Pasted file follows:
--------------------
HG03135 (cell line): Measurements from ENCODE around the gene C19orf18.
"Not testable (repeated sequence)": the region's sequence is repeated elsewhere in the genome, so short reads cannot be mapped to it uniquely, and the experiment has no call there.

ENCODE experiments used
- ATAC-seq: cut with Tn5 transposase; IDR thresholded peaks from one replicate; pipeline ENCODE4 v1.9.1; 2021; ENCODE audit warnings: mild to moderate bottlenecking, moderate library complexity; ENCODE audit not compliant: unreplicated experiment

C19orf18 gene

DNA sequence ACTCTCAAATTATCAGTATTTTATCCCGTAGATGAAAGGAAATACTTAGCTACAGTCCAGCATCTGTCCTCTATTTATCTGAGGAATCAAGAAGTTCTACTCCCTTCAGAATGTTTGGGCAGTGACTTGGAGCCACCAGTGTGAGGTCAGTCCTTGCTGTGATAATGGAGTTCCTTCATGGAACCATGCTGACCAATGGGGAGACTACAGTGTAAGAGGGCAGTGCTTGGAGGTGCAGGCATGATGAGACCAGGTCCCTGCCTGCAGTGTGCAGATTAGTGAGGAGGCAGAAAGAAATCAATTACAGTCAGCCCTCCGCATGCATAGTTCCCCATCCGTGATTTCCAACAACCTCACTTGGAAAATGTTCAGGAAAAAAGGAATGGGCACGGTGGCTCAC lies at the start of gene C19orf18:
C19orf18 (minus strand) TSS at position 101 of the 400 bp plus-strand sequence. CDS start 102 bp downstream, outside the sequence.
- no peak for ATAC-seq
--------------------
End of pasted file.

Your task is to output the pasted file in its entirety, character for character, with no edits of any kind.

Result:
HG03135 (cell line): Measurements from ENCODE around the gene C19orf18.
"Not testable (repeated sequence)": the region's sequence is repeated elsewhere in the genome, so short reads cannot be mapped to it uniquely, and the experiment has no call there.

ENCODE experiments used
- ATAC-seq: cut with Tn5 transposase; IDR thresholded peaks from one replicate; pipeline ENCODE4 v1.9.1; 2021; ENCODE audit warnings: mild to moderate bottlenecking, moderate library complexity; ENCODE audit not compliant: unreplicated experiment

C19orf18 gene

DNA sequence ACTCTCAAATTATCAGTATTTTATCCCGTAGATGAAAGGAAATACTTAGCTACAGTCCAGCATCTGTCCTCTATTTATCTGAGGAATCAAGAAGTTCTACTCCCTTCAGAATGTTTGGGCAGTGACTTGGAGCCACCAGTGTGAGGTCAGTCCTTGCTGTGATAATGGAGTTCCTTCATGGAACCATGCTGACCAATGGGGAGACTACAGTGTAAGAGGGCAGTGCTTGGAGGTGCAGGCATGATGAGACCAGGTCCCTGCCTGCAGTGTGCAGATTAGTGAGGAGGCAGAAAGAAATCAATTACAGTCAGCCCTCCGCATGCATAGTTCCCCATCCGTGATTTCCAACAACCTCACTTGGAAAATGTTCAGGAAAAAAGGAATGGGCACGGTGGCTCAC lies at the start of gene C19orf18:
C19orf18 (minus strand) TSS at position 101 of the 400 bp plus-strand sequence. CDS start 102 bp downstream, outside the sequence.
- no peak for ATAC-seq